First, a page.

Canon, vol. 1
by Chika Shiomi
Rated Teen Plus
Canon Himura was an ordinary schoolgirl—well, ordinary except for the fact that she was dying of some unspecified disease—when a mysterious silver-haired vampire killed 39 of her classmates, sucking all the blood from their bodies. For some reason, Canon was spared—but she turned into a vampire.
That could be the start of any number of stories, but Shiomi has put an interesting twist on Canon: She’s an ethical vampire. Thanks to a stranger’s intervention, she is determined to resist her own desire for human blood and instead pursues two goals: Liberating humans who have been turned into vampires and finding the vampire responsible for her fate (who is named, somewhat incongruously, Rod). Canon’s companion on this quest is a tough-talking crow called Fui who can literally sniff out vampires because he relishes their blood.
Shiomi’s version of the vampire myth varies a bit from the standard model. In the world of Canon, vampires convert ordinary humans into vampires by drinking their blood, but the process can be reversed. Canon intercepts a number of these half-baked vampires and makes them human again, which, of course, enrages the vampires who bit them to begin with. She doesn’t seem to be able to reverse her own curse, but paradoxically, becoming a vampire made her healthier, as she is no longer wasting away from a fatal disease. On the other hand, her refusal to drink blood—vampires can’t tolerate ordinary food—may make her weaker in the future.
Another wrinkle is the antipathy between full-blooded vampires (who are born of two vampires) and the “servants” that are created by a vampire’s bite. The full-bloods are determined to exterminate the half-breeds, which leads to more violence all round.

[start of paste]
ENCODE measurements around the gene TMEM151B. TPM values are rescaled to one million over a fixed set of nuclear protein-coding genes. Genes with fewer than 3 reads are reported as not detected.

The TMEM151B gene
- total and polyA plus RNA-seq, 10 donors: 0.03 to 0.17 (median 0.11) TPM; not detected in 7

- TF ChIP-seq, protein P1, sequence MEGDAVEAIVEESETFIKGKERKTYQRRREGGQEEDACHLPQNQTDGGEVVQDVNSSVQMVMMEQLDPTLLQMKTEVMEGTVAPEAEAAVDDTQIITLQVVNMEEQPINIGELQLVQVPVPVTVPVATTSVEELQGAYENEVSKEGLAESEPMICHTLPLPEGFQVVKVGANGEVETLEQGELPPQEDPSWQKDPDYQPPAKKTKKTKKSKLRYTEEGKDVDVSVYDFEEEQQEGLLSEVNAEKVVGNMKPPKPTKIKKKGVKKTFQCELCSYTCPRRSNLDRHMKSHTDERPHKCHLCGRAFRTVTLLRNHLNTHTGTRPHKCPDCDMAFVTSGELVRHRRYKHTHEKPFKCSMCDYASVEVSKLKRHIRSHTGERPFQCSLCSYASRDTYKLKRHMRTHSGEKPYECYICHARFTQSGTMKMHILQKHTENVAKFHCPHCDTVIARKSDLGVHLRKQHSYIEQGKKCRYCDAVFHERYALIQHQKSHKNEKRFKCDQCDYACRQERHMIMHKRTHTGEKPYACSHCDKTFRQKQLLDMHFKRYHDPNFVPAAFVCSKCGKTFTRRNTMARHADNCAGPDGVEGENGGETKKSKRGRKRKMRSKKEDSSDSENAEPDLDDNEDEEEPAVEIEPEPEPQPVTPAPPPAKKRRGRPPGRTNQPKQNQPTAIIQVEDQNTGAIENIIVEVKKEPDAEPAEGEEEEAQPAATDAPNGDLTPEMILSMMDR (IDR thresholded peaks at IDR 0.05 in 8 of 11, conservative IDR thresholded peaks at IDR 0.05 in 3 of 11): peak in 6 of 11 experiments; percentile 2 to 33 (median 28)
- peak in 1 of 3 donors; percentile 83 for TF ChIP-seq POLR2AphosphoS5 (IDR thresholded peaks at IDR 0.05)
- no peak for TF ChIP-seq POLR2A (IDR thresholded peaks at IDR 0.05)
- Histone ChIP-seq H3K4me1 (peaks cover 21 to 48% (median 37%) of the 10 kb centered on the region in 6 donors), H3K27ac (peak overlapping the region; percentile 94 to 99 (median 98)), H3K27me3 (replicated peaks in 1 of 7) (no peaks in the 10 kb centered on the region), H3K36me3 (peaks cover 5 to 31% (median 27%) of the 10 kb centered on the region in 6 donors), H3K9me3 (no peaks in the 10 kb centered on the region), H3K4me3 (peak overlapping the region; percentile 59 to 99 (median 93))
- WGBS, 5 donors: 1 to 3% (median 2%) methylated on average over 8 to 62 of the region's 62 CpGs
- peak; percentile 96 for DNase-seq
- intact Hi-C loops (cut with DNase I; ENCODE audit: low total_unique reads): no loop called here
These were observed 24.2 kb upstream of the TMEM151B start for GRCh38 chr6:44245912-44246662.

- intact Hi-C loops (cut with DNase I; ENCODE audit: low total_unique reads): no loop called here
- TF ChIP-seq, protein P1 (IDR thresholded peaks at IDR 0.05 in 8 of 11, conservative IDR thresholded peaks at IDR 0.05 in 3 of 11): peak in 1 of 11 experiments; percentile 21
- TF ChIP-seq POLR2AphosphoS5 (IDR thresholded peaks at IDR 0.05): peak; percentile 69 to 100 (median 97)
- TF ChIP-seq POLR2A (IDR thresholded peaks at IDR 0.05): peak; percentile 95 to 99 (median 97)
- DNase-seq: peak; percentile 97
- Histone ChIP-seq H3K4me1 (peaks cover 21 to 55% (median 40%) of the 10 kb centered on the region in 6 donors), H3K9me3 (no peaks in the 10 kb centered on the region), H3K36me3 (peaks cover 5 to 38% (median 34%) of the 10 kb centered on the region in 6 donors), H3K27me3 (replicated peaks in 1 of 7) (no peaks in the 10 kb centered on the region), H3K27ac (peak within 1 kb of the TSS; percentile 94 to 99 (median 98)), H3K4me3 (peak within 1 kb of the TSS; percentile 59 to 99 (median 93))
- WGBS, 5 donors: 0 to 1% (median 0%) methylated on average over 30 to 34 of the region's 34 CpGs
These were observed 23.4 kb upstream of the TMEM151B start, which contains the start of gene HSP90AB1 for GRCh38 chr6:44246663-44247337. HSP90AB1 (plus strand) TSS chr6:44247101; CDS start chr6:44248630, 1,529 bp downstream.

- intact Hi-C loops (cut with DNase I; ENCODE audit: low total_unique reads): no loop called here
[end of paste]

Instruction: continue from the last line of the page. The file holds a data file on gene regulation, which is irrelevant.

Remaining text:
After turning a few vampires back into humans, Canon runs into the darkly handsome Sakaki, a vampire who shares her hatred of Rod—but not her purity of morals. Sakaki insists that she won’t be strong enough to fight Rod on her own, but Canon refuses him, ignoring her own wobbly knees to stick to principles. Do I even need to mention that she’s attracted to him in spite of herself? No, this is manga, so it goes without saying.
The first volume comes to a violent climax in the final chapter, where Canon and Sakaki face an even greater evil. Once again, Canon asserts a principled stance: She won’t kill anyone, no matter how much they have it coming.
This story has a lot of momentum, but keep your eye on Canon; other characters seem to appear out of nowhere and then disappear as soon as their work is done. Also, whatever town they live in is absolutely lousy with vampires; they seem to turn up everywhere you look. Fui, the talking crow, strikes a bit of a false note; his “street talk” sounds clunky and forced, but his conversations with Canon provide the opportunity for lots of plot exposition.
Shiomi’s art is suitably dramatic and carries the story nicely. I like the way she composes her pages, using large and small panels to good effect. The characters have that vaguely worried look that I associate with older manga, but Shiomi puts a lot of expression and energy into this book.
Canon has plenty of action, a likeable protagonist, and some interesting plot twists. This one is definitely in the “recommended” category.
(This review is based on galleys supplied by the publisher.)